How to Grow Bigger Minds & Transform Your Leadership Culture
At CCL, we start by describing a hierarchy of leadership culture: dependent, independent, and interdependent. Organizations, like people, tend to evolve along a path from dependent to independent to interdependent. Each of the 3 levels of leadership culture in the hierarchy is characterized by a set of beliefs, behaviors, and practices.
By choosing the right level of leadership culture that your organization requires for its future, your leadership talent as a collective can start transforming your organization and advancing to new levels of capability that secures success. When the level of leadership culture aligns with your business strategy, your performance will be stellar.
More and more executives tell us they need increasingly collaborative leadership for working effectively across boundaries inside their organizations and across their value chains. In fact, our executive research shows that it is their highest need, and yet least effective organizational capability.
Of course, culture change is not a short-term process — it will take a few years. An organization doesn’t become a more collaborative culture, for example, just because it is desired or when new competencies are named.
Here are 6 strategies to help you and your team rise above current beliefs and practices, grow bigger minds, and build capacity for new ways of working while transforming your organization:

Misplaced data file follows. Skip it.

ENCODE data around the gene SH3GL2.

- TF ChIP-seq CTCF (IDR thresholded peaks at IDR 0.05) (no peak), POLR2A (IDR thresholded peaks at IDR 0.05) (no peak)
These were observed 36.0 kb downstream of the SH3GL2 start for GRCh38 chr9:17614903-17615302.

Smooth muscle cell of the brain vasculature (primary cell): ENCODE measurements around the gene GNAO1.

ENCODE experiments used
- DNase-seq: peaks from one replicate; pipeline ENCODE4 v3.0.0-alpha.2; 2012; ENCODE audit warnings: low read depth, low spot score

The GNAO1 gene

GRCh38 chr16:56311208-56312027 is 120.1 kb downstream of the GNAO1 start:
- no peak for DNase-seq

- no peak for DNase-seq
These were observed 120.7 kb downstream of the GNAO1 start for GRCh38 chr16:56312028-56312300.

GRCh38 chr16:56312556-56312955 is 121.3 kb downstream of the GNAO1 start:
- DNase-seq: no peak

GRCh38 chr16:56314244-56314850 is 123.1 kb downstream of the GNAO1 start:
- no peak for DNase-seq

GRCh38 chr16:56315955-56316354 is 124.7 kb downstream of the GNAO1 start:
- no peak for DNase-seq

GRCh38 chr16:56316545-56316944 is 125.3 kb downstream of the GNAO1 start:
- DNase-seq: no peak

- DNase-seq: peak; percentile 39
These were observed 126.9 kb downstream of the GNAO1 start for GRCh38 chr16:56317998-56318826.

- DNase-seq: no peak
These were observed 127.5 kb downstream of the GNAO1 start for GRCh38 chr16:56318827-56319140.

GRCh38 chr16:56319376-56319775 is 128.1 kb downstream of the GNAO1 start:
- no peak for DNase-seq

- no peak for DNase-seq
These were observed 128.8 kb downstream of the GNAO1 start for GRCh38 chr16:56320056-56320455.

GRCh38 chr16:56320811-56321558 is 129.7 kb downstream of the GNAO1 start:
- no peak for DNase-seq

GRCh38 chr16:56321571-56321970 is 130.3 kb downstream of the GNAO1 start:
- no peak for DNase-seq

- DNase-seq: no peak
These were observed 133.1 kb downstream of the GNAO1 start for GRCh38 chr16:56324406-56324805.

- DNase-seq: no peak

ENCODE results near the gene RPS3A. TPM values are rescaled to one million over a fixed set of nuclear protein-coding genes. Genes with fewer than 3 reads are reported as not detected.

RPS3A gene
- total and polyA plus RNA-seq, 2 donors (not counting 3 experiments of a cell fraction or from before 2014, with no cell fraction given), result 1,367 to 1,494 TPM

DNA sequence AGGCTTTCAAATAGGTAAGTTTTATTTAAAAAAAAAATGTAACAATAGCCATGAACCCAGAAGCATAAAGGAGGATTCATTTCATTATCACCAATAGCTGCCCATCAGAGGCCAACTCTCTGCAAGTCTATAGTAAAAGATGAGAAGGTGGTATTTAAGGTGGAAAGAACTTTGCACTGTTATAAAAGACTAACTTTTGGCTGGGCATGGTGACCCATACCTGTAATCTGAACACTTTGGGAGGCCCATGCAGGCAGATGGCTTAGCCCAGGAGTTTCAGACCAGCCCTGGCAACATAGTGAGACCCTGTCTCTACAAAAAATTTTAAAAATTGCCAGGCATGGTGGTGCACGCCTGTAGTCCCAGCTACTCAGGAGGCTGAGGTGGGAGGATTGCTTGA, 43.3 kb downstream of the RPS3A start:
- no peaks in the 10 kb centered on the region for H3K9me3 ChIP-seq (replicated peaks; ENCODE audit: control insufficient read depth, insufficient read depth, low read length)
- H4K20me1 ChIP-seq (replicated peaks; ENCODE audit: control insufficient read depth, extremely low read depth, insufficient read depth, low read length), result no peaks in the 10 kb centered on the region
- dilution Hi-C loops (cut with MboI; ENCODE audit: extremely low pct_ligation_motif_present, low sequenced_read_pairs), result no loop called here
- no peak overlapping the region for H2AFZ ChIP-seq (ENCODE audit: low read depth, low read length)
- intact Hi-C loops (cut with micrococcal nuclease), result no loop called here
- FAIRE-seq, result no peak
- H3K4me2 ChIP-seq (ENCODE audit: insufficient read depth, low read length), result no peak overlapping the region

- Discover your culture and capabilities. Get a deep and clear-eyed view of your current culture. Is your organization primarily dependent or independent? Does it have elements of successful interdependence from which you can expand? Even more important — what is the culture of your executive leadership team?
- Craft a leadership strategy. A leadership strategy is an organization’s implicit and explicit choices about leadership, its beliefs and practices, and its people systems. It is the blueprint for building the leadership capacity to meet operational objectives.
- Transform the executive team. While transforming your organization, you have to transform the executive team first. The days of delegating change are over. Change the culture — change yourself! Jump-start the change work behind closed doors with just the senior team. Coach senior team members (both individually and as a group) to develop their readiness for leading culture change. Focus on topics of control, time, and engagement.
- Take time out for learning. Allow for routine breaks or in-the-moment discussions to stop and learn. Slow down and take a deeper look at the situation. Reflect on assumptions, understand problems more clearly, and integrate multiple perspectives.
- Establish action-development teams. Teams of senior and high-potential leaders tackle mission-critical, complex challenges identified by the business strategy. They learn to work across boundaries, with explicit sponsorship and coaching, while developing new and better ways of working together.
- Align talent processes. Hire for the organization you want to become, not for whom you used to be. Look for people who want to be part of something larger than themselves, have strong collaborative mindsets, and are able to have conversations about culture and leaders
Do you have the leadership capacity and culture needed to succeed while transforming your organization? Where are the individual and collective gaps? Again, vertical development can help you build the culture you need for the strategy you’ve set.
Whatever you do, don’t pawn the culture work off on someone else. Don’t give it to HR, either. No one else can create change for the executive team. No proxy can carry the senior team’s responsibility.
Rather than dismissing culture work as “soft stuff,” many executives now view it as the high-priority, hard stuff — changing whole beliefs systems so that organizations can survive. Are you ready for the new hard work?
This article adapted from our white paper on Transforming Your Organization.